dresm 1/7500000000000 Bartering Luck graph

Dream Speedrun Cheating Controversy

Part of a series on Dream. [View Related Entries]

Updated Jun 10, 2021 at 08:05PM EDT by Philipp.

Added Dec 14, 2020 at 12:14PM EST by Philipp.

PROTIP: Press 'i' to view the image gallery, 'v' to view the video gallery, or 'r' to view a random entry.

About

Dream Speedrun Cheating Controversy refers to confirmed allegations of cheating made against Minecraft YouTuber and speedrunner Dream in October 2020 which were supported with convincing evidence in December 2020, with Dream's version 1.16 Minecraft speedrun record being removed. In May 2021, Dream admitted to cheating but claimed that he did so inadvertently.

Background

On October 19th, YouTuber[1] Shell Guy posted a nine-minute video in which he accused popular Minecraft YouTuber, streamer and speedrunner Dream of modding the game to manipulate RNG in order to grant himself a faster time in the any% glitchless category of version 1.16 of Minecraft: Java Edition, which ultimately resulted in Dream achieving a 19-minute speedrun record which was at the time the 5th fastest time in the category. The video (currently unlisted) received over 200,000 views in two months.

In the video, Shell Guy claimed that Dream had likely modified his game to alter the barter success rate for Ender Pearls, an item necessary to finish the game which can be obtained by trading with Piglin mobs with a 4.73% chance.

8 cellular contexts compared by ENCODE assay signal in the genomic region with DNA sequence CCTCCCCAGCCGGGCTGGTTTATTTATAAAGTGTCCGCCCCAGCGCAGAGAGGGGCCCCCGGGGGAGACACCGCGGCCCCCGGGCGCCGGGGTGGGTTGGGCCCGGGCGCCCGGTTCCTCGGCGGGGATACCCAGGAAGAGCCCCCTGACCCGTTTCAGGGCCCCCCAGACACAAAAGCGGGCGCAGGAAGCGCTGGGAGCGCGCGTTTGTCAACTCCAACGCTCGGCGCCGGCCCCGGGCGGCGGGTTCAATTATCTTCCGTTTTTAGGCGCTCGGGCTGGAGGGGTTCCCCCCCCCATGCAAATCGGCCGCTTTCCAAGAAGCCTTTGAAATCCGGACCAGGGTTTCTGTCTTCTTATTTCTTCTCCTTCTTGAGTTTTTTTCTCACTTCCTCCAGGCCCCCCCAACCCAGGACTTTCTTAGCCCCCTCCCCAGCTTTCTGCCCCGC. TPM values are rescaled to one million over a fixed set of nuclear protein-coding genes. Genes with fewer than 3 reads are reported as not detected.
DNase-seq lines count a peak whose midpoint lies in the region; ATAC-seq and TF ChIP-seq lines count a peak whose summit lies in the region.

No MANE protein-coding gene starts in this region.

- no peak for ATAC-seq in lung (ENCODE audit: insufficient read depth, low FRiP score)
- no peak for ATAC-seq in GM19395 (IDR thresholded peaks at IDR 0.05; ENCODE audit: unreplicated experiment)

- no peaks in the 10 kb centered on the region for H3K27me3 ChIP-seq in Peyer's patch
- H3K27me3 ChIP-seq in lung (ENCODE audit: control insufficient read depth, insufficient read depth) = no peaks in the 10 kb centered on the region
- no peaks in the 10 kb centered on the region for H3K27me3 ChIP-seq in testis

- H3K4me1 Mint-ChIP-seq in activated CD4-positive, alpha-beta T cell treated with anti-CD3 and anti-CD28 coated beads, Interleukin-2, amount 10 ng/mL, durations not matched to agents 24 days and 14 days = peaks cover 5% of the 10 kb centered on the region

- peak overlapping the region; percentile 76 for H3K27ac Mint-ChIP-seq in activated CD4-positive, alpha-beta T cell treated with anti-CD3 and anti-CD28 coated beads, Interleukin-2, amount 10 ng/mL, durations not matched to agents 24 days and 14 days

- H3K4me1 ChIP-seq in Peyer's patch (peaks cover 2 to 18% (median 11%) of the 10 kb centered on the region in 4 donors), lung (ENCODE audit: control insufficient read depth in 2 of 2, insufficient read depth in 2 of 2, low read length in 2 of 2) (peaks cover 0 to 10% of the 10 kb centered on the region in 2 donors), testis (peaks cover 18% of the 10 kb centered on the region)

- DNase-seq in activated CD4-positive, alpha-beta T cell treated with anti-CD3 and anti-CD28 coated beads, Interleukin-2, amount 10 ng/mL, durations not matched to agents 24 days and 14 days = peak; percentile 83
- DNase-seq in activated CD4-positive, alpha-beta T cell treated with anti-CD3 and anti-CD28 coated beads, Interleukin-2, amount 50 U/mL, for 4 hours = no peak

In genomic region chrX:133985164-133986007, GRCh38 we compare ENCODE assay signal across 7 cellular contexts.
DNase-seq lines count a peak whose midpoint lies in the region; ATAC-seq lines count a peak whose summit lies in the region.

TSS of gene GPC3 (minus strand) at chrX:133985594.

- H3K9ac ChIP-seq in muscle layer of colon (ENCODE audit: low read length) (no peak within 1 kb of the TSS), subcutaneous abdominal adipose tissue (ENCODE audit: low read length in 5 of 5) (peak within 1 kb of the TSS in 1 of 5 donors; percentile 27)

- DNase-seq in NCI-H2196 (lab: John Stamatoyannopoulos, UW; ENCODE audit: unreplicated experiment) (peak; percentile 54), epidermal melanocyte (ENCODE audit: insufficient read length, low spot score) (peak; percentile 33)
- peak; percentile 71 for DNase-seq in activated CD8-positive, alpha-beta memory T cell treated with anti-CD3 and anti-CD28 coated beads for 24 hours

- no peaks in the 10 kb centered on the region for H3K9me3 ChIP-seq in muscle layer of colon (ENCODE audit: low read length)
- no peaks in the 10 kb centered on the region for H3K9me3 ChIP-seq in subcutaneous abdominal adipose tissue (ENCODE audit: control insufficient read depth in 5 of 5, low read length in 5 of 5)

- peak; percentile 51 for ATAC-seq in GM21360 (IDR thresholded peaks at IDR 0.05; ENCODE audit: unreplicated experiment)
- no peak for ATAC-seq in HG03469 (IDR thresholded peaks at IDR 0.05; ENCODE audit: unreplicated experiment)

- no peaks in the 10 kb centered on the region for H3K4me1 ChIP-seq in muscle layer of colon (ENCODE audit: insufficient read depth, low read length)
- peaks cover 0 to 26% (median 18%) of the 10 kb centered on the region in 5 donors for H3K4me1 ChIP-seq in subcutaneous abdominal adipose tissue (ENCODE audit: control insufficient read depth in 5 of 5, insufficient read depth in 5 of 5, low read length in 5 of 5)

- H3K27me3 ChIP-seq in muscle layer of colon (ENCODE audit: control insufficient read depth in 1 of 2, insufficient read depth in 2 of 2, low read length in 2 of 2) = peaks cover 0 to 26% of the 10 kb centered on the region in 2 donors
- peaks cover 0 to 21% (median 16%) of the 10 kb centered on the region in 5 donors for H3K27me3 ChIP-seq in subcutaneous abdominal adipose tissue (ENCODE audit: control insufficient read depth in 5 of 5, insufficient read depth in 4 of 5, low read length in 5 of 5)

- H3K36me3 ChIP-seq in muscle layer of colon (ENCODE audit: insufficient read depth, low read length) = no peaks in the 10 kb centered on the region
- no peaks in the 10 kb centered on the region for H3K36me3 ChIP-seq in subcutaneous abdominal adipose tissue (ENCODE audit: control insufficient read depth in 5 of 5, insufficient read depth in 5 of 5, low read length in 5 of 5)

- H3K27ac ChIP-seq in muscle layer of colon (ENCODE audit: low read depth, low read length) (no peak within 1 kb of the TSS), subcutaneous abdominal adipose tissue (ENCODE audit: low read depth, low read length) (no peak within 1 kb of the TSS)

On December 11th, 2020, Speedrun.com's Minecraft speedrun moderation team posted[2] a 29-page paper containing extensive circumstantial evidence that Dream modified his copy of the game in order to manipulate drop rates of certain items. In addition to confirming Dream's abnormal success rate with Ender Pearls barter, the research also highlighted Dream's success with obtaining Blaze rods (extracts shown below).


Part II Data The raw data (and its sources) from which the following graphs were derived can be found in Appendix A. 4 Piglin Bartering Bartering Luck Dream - Illumina Expected 99.9%ile 50 40 30 20 10 100 200 300 Cumulative Gold Ingots Figure 1: Dream's pearl barters, charted alongside various comparisons. The 99.9th percentile line represents one-in-a-thousand luck, which is already quite unlikely-if not necessarily proof of anything. Cumulative Pearl Trades Blaze Rod Drops Blaze Luck Dream Illumina Expected 99.9%ile 250 200 150 100 50 50 100 150 200 250 300 Cumulative Blaze Kills Figure 2: The same for blaze rod drops. Cumulative Rod Drops 11 Conclusion In our analysis, we were able to conclude the following statements: • The events that were observed on Dream's stream cannot be modeled by any sensible, conventional probability distribution. • After accounting for any contributors of bias, the likelihood of this occurring is still unfathomably small. • There are no circumstances in a natural setting in which bartering and blaze drops could be dependent or biased to any notable degree, much less a degree strong enough to produce this result. • There is no way to accidentally manipulate these values in real time during an RSG speedrun, nor any conceivable way to do it intentionally using only conventional methods. The only sensible conclusion that can be drawn after this analysis is that Dream's game was modified in order to manipulate the pearl barter and rod drop rates.